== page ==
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What makes you think there is a leak? Do you see water?
Copper in concrete over many years can corrode and leak. Some older homes with copper radiant heat had problems and the solution was to change over to baseboard rather than tear up the slab.
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It is baseboard.
The reason I think there's a leak is because the boiler pressure drops to almost zero every couple of days and I can hear the water gurgling and flowing in the pipes as if the level was low. It didn't used to do either of those things and it suddenly started to do so one day. I see no water. That's why I have thought all along it's in the concrete pad. Knowing that pipe in concrete will corrode combined with the fact that except for the concrete pad, the piping in the house is largely exposed visually. Where it's not visually exposed it's in walls and such. I see no water anywhere. No puddles on the floor, no wet walls and no water dripping from ceilings. No water to be seen anywhere. Deductive reasoning (however faulty mine may be) dictates that it has to be in the pad and I guess it's flowing down and going somewhere as opposed to coming up onto the floor. I have been using my plumber as a sounding board and he seems to agree with my thoughts. I asked him if it could be a steam leak and he said no. Bless his heart for talking to me instead if insisting that he do it for a lot of money.
Anyway, the deed is done. I have isolated and pressurized the room in question so either it will lose pressure or the boiler will. I'll find out tonight when I get home. I'll keep you all posted. Isn't home ownership fun?
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If you don't find a leak, get back to us. There are other reasons you can hear the gurgling sounds, such as faulty expansion tanks, etc. There was a lengthy thread on this just last week. BTW, do you keep the feed valve open to the system? If no, did you before you had the problem?
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The expansion tank is brand new. I keep the feed valve closed and have always done so. I will get back to you. I need to let another day or two go by to allow the pressure to drop if it's going to.
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Read this posted by hvacmedic a few days ago. It is part of a thread from your original ost.

In retrospect, I think you said that you only had problems when the valve was closed. In that case, what I went over above is why you had problems before, i.e. with the valve closed. The valve is supposed to be open, so you didn't do anything special to your system, you only set it back the way it was supposed to be. Pardon the oversight.
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Ok. You lost me on all that. Let me read it a few times and think.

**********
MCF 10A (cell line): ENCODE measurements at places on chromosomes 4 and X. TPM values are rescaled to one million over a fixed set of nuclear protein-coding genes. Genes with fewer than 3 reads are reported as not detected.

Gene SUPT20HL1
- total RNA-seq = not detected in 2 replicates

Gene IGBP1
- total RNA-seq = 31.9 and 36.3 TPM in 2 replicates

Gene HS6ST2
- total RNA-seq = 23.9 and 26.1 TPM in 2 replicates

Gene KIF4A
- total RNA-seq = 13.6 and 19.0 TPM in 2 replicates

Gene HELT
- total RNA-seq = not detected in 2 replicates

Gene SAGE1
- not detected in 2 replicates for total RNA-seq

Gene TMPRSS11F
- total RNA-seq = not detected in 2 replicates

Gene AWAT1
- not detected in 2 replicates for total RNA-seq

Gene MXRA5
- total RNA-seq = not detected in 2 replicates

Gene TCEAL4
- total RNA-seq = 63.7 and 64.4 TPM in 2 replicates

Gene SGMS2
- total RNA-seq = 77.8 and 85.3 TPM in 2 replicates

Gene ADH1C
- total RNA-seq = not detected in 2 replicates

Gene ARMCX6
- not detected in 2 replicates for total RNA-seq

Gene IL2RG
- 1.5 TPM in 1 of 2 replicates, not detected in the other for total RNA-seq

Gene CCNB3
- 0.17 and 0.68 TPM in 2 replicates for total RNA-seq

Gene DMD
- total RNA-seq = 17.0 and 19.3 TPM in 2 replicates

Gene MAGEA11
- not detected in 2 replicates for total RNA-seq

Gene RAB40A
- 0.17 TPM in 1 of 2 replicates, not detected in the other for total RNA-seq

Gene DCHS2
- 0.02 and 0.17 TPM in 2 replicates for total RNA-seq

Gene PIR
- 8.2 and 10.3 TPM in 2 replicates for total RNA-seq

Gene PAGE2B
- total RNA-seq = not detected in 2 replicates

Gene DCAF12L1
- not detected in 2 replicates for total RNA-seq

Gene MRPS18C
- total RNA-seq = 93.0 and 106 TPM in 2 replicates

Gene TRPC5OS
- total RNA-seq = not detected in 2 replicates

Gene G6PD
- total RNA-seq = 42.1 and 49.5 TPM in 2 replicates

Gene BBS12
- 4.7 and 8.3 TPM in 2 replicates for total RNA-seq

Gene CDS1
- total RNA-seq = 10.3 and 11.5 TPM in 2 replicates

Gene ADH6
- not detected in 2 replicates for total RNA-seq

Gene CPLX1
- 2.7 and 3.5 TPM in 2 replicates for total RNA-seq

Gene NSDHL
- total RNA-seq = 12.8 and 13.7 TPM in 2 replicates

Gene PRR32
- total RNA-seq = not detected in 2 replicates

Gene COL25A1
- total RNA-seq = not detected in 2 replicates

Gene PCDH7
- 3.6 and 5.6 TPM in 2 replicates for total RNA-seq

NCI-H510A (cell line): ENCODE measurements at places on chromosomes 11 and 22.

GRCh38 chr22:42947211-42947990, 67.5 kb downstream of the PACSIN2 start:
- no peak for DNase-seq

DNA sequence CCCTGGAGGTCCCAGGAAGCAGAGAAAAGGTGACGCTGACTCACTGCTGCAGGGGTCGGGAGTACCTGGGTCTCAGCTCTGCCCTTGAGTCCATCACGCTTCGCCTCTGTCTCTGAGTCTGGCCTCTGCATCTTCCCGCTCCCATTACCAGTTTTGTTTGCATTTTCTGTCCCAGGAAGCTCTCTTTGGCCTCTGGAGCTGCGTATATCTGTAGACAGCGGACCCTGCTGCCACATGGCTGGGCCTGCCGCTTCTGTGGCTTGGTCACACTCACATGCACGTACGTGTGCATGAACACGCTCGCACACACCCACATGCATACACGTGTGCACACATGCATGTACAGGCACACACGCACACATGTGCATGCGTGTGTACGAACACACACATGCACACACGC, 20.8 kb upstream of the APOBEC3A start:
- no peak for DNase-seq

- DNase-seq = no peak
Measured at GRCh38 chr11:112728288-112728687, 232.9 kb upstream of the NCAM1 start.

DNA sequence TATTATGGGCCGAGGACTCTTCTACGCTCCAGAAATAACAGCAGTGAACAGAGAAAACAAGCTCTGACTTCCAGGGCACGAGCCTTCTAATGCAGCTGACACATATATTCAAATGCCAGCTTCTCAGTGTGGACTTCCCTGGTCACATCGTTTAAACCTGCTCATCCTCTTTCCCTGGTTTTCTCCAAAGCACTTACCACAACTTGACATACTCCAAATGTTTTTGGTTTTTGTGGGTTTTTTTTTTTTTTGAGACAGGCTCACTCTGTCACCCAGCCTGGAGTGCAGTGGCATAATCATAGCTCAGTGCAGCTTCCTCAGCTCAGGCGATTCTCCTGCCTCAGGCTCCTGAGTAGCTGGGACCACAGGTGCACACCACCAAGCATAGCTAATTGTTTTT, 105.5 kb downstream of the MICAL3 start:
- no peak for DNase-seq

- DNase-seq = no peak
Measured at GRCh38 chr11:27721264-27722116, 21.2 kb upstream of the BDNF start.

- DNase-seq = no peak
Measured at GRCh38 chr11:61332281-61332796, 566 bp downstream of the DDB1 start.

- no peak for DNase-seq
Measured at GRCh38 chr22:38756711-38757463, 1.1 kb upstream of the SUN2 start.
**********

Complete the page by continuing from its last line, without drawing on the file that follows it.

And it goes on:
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I condensed it for you. It is very possible you do not have a leak. Try running the heat (if you live in a cool enough place) for a couple of days and leave the feed water valve open.
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Can I run the circulator pump with a loop capped off? Other rooms loops are still intact, so probably. Also, I believe I need to make sure the expansion tank pressure is about equal to the boiler pressure. That shouldn't be a problem, I guess. Just release or pump in air to about 12 pounds. No one has mentioned this possible scenario to me. Have been getting told it is a leak. If I leave the feed valve open and there is a leak, won't it just keep feeding in water and never allow the pressure to drop. That is why I was told to keep it closed. I also wouldn't know how far to open the valve (slider lever thingie). I tried that once a few weeks ago - opened it just a crack and the pressure was headed merrily up to the high 20's or low 30's. I shut it back off so the safety valve wouldn't blow. I may be getting in over my head at this point but I'd like to keep trying. If you keep talking, I'll keep listening.
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So you're telling me that air air in the expansion tank will diffuse into the water? I thought it was contained in a rubber bladder. I couldn't measure the amount of water I had to add every few days but I would estimate around a quart or so. Maybe more. Hard to tell. Not only do I feel like I've been barking up the wrong tree but I'm in the wrong damn forest.
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wrote in message

I do know that if I run the system with the feed closed, I do get some air in the system. I had a leak in the packing of hte feed valve and kept it closed and after time, air was gurgling. Replaced valve, left it open, a day or so later, noise was gone.